In this design, we played with spacing at the expense of the robot having pitch capabilities. We didn't like this design, but it did inspire us to consider what core movement capabilities each system should have.

This design was our first attempt to integrate our leg design with the aluminum body. At this point, we began testing walking gaits and which abdominal motions were needed to make the robot move effectively.

This design focused on perfecting the servo brackets. These are 2 systems that we made small changes in the brackets designs. They also utilized our newest leg design. Here we moved away from depending on a connecting component to extend the elbow. We found that this new method was more effective and allowed the robot to maximize the elbow servos torque.

System Version 4.0

System Version 3.5

Leg Version 1.0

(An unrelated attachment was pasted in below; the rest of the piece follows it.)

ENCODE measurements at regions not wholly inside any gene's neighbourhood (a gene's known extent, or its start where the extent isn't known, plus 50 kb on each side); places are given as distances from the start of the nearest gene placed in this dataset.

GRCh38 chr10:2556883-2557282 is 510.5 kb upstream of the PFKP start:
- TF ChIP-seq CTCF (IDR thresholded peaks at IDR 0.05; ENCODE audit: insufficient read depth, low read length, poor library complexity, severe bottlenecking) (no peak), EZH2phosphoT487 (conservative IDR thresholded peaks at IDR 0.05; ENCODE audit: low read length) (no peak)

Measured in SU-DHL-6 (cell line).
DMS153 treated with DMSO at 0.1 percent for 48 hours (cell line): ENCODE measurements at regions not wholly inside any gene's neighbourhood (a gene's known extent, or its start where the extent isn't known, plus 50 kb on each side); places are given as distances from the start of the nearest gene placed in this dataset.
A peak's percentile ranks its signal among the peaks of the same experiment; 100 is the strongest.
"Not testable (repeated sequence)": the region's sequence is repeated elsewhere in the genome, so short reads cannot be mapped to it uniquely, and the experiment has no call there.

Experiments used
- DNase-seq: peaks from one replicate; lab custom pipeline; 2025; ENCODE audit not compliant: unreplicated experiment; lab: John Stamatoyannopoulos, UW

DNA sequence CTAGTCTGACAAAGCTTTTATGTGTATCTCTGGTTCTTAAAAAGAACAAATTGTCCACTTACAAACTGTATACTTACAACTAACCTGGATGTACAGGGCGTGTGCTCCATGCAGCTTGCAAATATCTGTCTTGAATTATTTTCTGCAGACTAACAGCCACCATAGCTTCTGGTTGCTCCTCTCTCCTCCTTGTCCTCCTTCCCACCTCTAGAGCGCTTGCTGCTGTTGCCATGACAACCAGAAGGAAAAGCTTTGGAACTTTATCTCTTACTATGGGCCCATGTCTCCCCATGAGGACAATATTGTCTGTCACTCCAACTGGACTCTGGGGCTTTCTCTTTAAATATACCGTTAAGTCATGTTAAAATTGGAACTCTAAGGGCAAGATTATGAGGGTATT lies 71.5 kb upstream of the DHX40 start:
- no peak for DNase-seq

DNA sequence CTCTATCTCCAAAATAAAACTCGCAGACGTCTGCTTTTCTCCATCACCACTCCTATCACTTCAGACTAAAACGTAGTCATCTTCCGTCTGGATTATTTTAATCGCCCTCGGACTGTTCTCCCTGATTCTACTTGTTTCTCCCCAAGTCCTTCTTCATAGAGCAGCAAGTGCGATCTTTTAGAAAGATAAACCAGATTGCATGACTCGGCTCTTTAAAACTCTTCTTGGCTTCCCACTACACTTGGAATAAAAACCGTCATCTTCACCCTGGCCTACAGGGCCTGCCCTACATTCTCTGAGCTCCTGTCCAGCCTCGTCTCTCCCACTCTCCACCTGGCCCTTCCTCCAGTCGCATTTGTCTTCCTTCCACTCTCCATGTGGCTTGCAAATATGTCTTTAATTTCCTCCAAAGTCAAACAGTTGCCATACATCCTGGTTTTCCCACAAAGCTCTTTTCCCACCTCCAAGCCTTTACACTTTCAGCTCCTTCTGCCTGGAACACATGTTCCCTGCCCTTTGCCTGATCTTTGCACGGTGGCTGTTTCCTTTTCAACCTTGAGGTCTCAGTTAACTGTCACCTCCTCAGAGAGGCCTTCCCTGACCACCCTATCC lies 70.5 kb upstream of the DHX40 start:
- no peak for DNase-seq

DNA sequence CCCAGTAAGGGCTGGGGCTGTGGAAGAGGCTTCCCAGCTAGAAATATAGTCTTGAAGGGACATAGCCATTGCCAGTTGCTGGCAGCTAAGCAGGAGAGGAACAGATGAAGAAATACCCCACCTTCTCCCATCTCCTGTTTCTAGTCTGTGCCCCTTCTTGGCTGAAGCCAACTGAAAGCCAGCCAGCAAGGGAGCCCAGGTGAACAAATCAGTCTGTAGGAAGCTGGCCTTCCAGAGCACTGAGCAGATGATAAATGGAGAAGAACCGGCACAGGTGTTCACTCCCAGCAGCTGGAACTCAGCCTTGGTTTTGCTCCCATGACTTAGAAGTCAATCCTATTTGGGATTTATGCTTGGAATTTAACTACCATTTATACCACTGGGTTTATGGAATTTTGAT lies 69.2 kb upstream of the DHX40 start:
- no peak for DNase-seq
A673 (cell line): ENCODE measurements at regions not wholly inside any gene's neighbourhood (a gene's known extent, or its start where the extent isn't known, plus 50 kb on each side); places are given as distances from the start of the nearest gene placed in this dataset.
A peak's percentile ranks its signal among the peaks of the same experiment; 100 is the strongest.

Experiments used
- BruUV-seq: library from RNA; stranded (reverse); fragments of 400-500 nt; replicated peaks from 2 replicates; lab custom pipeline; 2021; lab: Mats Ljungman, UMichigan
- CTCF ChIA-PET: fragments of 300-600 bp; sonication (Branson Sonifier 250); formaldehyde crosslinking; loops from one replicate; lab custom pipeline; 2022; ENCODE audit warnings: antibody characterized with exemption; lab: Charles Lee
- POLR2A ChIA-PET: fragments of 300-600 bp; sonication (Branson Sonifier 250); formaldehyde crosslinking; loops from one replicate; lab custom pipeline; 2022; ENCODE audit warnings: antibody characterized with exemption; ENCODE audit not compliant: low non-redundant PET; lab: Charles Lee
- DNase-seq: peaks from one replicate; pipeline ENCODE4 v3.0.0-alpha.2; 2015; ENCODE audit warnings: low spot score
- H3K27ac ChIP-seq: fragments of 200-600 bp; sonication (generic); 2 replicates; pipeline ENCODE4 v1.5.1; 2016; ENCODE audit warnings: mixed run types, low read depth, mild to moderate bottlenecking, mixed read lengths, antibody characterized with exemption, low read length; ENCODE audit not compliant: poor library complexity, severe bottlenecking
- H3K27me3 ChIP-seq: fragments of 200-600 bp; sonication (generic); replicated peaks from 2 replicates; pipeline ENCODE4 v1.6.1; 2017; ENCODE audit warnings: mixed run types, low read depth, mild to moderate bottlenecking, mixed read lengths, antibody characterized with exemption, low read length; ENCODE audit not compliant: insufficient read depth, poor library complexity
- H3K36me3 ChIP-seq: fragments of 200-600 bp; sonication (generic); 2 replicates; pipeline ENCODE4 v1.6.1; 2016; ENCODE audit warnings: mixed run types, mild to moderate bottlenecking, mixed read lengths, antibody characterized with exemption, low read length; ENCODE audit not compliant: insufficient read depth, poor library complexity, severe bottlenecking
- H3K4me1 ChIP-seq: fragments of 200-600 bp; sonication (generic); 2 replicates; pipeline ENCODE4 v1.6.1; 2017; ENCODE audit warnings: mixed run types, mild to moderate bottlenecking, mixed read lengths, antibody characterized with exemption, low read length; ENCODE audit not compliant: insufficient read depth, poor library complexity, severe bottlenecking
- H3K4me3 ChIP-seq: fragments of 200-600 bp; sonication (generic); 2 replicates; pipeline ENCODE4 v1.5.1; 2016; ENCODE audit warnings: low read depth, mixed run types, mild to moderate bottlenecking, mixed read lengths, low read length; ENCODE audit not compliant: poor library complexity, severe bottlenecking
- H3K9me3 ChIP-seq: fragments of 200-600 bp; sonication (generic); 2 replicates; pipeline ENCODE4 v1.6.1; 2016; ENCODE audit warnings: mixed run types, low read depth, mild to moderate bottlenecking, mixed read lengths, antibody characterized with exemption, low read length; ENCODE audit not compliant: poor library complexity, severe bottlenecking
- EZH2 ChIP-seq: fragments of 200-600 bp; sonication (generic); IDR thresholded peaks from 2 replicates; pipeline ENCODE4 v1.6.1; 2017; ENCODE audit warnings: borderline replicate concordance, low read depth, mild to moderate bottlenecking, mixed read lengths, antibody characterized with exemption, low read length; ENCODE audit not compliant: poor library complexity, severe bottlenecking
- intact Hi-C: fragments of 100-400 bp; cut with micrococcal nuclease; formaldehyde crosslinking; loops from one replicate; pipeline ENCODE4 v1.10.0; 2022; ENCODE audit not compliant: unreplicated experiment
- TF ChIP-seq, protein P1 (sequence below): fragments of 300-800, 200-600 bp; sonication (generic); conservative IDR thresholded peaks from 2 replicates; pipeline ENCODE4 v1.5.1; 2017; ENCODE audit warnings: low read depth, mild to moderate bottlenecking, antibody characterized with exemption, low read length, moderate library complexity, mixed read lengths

This design was our first attempt to 3d print the body components. We struggled creating servo bracket components that would center the yaw (left/right) and pitch (up/down). We determined that this design placed the front and rear legs to close together. This hindered the effectiveness of the walking gait.

System Version 3.0

This was our first leg design. It was composed of 2 main parts for shoulder and elbow flexion. This leg design used a connector to execute a push/pull motion. This design stuck around for a while but the design itself was ineffective as it put unneeded stress on the elbow servo.

Early Versions

This initial design was used to determine servo placement and functionality. We used aluminum servo brackets to develop our frame.

System Version 4.5

In this design, we played around with different ways to space out the front and rear legs. We also redesigned our servo bracket components to further center the platform.

System Version 1.0

System Version 2.0

The first walk